When you’re out there you realize that nobody is getting rich with this. The campesinos that plant coca are barely surviving. It’s true that there isn’t the money in cocaine that there used to be, but it’s the only income that’s guaranteed. For example, a family turns to planting pineapples. Who is going to transport a ton of pineapples for hours on a motorcycle, a boat, or a truck? How much would that cost? And let’s say that you could. When to get them to the market, they will tell you that you won’t make a cent if you don’t lower the price. It’s impossible. The coca is the only sure thing. I was surprised to find how many campesinos would rather stop growing coca, but they have no alternative. Add to that the subject of the prices. In 2018, when I was investigating, 15 years had passed without a rise in the price of coca base. Growers were receiving 1.4 million pesos (about USD 345) for one kilo, the same amount they received in 2005 in places like Tumaco or Llorente, in Nariño Province. All of the campesinos’ expenses had gone up, but they kept on receiving the same amount, because it’s a free market and they have to accommodate the purchasers, which are the illegal groups that operate in the area and impose the prices.

Using that scenario as the backdrop, why do you think that the program for substitution of illegal crops has not been very successful?

The substitution program is a failure. I went to hear the pilot plan for the project in Briceño in Antoquia Province. I talked with the people and there was a feeling of optimism, and the campesinos felt proud because they were going to be an example for the whole country. I went back two years later, in 2018, and the outlook was entirely different. They were disappointed because they never received the payments that the government had promised, even when they had pulled out their coca plants voluntarily. The government didn’t keep its promise and that is the tragedy of the whole peace process. That’s why we now have more coca than we ever did.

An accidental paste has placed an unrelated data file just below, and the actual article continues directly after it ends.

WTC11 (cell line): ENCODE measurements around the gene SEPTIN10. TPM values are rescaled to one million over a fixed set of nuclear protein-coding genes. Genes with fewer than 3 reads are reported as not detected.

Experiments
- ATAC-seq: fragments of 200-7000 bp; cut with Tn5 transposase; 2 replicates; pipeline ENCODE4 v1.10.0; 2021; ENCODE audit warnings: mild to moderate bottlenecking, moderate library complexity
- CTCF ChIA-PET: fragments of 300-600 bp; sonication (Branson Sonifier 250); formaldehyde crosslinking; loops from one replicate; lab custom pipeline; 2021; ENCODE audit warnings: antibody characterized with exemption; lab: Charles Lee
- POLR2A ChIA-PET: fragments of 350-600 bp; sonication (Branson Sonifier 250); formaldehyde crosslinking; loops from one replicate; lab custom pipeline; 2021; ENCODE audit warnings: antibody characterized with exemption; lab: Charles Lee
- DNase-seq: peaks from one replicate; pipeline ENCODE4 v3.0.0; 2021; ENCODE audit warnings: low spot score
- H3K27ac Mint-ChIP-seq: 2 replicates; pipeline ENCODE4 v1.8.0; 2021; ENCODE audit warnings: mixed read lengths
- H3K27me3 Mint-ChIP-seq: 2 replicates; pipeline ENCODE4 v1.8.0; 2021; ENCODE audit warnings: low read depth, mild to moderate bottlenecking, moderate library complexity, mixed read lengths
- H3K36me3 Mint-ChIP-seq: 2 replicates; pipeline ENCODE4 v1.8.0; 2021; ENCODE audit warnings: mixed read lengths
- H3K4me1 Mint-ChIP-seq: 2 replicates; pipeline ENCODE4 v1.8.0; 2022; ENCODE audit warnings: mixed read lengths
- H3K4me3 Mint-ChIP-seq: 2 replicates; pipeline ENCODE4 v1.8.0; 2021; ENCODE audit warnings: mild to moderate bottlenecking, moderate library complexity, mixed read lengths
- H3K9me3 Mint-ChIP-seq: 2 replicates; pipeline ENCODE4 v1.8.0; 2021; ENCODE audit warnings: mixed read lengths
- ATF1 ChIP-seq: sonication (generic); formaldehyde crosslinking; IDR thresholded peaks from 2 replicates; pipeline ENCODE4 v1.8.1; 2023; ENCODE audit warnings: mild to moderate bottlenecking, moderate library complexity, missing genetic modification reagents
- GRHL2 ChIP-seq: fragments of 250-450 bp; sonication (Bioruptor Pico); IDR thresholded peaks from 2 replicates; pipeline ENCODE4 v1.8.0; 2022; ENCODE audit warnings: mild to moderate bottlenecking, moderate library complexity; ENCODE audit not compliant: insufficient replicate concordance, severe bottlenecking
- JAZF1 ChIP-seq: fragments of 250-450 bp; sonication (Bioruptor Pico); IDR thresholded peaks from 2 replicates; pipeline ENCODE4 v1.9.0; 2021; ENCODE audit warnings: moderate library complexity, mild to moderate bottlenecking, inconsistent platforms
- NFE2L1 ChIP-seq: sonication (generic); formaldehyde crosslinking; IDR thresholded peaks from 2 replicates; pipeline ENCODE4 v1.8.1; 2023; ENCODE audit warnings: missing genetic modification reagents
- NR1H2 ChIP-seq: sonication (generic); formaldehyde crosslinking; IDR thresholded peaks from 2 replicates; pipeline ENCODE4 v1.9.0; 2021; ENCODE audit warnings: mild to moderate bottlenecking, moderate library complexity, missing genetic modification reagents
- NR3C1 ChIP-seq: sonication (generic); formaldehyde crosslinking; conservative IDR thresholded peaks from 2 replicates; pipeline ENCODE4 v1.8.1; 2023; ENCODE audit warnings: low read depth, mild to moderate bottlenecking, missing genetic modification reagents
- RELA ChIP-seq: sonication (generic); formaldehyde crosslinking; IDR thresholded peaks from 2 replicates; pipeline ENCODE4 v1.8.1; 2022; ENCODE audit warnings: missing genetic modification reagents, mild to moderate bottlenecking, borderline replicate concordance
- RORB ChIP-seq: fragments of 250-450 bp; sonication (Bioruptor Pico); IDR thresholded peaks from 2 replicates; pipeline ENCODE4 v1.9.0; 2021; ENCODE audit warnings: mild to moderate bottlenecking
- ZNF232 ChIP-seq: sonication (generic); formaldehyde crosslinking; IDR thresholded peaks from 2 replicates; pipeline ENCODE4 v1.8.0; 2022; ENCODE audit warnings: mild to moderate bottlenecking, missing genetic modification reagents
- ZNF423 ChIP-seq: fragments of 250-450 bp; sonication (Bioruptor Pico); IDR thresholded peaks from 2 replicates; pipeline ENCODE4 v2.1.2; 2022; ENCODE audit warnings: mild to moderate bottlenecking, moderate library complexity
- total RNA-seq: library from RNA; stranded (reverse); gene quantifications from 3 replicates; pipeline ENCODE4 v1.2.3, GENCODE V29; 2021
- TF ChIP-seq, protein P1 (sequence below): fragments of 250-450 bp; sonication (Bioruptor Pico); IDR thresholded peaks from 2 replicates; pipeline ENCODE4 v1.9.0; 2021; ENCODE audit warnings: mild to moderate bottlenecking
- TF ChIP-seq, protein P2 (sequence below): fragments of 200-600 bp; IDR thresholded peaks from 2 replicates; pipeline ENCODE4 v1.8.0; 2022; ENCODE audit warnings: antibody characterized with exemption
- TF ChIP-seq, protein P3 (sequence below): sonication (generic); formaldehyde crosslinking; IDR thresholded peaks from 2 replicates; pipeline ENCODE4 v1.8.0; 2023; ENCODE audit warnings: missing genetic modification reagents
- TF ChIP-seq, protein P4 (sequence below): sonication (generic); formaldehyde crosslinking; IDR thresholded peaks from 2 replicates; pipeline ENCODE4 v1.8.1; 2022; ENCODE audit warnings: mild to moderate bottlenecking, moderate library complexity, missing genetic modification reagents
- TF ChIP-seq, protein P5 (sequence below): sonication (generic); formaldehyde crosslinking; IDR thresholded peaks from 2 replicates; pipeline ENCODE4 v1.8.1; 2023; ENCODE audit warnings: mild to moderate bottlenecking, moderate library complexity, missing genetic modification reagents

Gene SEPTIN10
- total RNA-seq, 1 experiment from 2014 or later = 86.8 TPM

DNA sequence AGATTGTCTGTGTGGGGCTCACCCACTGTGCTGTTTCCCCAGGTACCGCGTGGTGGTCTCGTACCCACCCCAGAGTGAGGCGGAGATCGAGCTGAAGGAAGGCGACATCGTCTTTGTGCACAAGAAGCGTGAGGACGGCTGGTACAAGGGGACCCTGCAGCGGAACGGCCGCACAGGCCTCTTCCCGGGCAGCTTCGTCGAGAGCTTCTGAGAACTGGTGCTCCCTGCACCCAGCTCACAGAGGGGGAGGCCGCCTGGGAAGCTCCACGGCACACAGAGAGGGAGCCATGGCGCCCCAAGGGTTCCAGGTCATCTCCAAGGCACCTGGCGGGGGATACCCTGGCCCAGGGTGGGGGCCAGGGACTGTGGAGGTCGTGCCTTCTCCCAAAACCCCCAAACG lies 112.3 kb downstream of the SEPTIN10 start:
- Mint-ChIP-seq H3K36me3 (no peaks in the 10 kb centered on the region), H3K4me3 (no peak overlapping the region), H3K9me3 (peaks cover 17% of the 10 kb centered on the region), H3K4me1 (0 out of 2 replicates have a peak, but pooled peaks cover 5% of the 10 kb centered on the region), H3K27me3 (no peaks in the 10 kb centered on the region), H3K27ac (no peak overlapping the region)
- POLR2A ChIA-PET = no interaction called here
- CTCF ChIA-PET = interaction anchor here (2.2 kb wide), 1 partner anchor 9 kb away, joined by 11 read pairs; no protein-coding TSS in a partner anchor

How do you see that failure reflected in the dynamic of the coca business?

I’ve spent 15 years traveling around Norte del Cauca Province, to municipalities like Toribío and Tacueyó, places where the presence of the ELN had never been reported, but now they’re in charge. The power has changed in the regions in the midst of the promises not kept and the government’s abandonment. When we look at 2016, much of the coca in Colombia was grown in territories controlled by the FARC. The peace agreement signed by the government called for the guerrillas to lay down their arms and for the government, for the first time in history, to bring to every corner of the country some minimal rules of law and order. But the government simply couldn’t. This was the dream, that some kind of education and health would arrive in the countryside. That didn’t happen, and what you see now are stories of the coca growers building their own school by charging a toll on the narrow paths, and it took them three years collecting the money to get it built. The government didn’t do a thing, neither the national nor the local government. And how are you going to pay the toll? With coca. These people have been totally abandoned, and then the government and the police are criminalizing them because they plant coca.